rehmanz has asked for the wisdom of the Perl Monks concerning the following question:

I am trying to figure out the scoping rules for "our" variable types. I have the following two questions:
1) If I have decared a variable x in packages Foo, Bar and in the main program, what would be the output of the program below?
2) What would happen if I use the "use strict" option? Thanks in advance!

# Begin Package Foo package Foo; our $x = 1; # End Package
# Begin Package Bar package Bar; our $x = 2; # End Package
# Main Program use Foo; use Bar; our $x = 3; print "x without package reference = $x"; print "Foo x = $foo::x; # Output should be "Foo x = 1" print "Foo x = $bar::x; # Output should be "Bar x = 2" $x = 4; print "x without package reference = $x"; print "Foo x = $foo::x; # Output should be "Foo x = 1" print "Foo x = $bar::x; # Output should be "Bar x = 2"

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Re: Scoping Rules For "our" Variables
by wind (Priest) on Jun 25, 2011 at 22:38 UTC

    Variable and package names are case sensitive. Simply replace that with $Foo::x and $Bar::x

    use strict and use warnings would've alerted you to the problem.

    package Foo; our $x = 1; package Bar; our $x = 2; package main; use strict; use warnings; our $x = 3; print "x = $x\n"; print "Foo::x = $foo::x\n"; print "Bar::x = $Bar::x\n"; $x = 4; print "x = $x\n"; print "Foo::x = $Foo::x\n"; print "Bar::x = $Bar::x\n"
Re: Scoping Rules For "our" Variables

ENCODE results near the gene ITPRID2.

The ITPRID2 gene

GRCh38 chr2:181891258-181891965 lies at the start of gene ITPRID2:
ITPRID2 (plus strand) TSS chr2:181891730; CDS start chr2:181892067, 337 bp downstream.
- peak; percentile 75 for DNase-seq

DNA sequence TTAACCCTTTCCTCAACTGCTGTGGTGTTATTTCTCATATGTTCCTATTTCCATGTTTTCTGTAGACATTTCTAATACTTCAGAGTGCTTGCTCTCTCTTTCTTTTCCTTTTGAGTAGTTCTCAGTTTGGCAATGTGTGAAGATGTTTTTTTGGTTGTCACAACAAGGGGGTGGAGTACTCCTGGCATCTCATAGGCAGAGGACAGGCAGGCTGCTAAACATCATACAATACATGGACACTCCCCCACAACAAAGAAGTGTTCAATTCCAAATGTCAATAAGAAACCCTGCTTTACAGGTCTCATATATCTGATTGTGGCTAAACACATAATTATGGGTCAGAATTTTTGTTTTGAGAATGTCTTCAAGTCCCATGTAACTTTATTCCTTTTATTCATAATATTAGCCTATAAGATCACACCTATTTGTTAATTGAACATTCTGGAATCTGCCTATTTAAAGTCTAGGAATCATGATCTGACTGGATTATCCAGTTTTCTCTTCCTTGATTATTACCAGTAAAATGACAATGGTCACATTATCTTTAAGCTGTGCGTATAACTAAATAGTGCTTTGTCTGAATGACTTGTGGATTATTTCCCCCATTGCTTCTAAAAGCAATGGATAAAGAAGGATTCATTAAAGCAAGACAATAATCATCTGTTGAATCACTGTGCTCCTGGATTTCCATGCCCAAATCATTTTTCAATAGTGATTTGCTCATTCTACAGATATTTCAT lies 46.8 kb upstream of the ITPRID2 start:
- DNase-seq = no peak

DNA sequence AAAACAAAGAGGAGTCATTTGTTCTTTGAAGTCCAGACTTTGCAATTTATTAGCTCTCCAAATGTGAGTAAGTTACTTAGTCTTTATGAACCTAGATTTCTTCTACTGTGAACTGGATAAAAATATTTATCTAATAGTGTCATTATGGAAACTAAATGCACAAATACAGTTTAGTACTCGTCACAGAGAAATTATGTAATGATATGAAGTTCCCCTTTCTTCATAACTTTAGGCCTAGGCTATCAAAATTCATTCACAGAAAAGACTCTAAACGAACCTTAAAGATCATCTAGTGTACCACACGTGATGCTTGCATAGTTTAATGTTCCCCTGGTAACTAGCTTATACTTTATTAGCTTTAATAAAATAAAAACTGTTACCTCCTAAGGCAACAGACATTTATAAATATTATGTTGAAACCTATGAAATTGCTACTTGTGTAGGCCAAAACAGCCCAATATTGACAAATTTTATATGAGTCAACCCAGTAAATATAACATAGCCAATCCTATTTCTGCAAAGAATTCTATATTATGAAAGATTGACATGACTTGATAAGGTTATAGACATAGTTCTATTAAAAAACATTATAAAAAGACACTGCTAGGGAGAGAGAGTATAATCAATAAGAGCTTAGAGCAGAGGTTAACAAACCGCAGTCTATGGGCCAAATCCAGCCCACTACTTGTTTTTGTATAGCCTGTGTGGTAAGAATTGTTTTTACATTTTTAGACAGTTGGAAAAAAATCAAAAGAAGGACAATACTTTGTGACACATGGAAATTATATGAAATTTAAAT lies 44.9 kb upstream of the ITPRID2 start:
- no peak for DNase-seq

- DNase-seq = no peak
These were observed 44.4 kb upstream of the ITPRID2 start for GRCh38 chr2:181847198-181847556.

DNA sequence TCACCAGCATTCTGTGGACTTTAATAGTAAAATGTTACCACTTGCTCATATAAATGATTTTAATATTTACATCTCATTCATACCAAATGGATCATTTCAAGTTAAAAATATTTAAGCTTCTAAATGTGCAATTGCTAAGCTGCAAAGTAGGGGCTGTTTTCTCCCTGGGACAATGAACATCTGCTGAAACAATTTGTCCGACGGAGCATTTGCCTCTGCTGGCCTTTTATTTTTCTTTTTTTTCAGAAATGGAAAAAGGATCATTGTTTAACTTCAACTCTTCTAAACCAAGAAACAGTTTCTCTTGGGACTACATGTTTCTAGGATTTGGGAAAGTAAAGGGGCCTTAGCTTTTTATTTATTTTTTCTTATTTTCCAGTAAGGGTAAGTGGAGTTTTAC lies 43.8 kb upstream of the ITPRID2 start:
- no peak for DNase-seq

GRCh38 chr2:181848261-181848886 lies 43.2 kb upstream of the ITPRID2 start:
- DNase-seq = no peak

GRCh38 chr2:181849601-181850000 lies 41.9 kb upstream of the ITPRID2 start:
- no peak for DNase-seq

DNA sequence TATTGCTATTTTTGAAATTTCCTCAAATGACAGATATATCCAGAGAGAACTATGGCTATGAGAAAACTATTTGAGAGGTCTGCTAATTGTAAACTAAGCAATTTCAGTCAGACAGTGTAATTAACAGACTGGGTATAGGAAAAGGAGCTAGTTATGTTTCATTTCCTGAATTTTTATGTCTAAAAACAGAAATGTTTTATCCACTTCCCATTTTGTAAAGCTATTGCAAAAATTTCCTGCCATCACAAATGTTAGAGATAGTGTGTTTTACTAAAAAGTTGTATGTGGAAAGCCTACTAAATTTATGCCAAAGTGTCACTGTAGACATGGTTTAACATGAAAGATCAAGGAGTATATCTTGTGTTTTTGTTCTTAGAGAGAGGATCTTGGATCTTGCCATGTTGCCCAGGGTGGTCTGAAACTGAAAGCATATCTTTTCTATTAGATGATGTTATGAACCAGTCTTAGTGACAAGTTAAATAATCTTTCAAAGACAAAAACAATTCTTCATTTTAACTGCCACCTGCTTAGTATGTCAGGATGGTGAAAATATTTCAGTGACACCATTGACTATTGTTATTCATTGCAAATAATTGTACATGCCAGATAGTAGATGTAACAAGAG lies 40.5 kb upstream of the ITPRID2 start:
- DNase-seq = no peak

by roboticus (Chancellor) on Jun 26, 2011 at 14:31 UTC


    I must admit that I'm somewhat perplexed by your question: You provide some code and then ask what it should produce by itself and with use strict. If you try running it, perl will show you what it *should* produce. (Unless you've found a bug in perl--but that's not going to be likely!)

    Your question about use strict shows that you're headed in the right direction, but if you try it with use warnings then perl will tell you why you're not getting the results you expect. In addition to the packages ones wind mentioned, you may find use diagnostics useful, too. It adds some information to the error messages that describe frequent causes of the errors and/or warnings. When I started learning perl, I used it frequently.


    When your only tool is a hammer, all problems look like your thumb.

    Update: I tweaked the first paragraph a tiny bit to make it flow better.

      Thank you! The use diagnostics command is extremely helpful.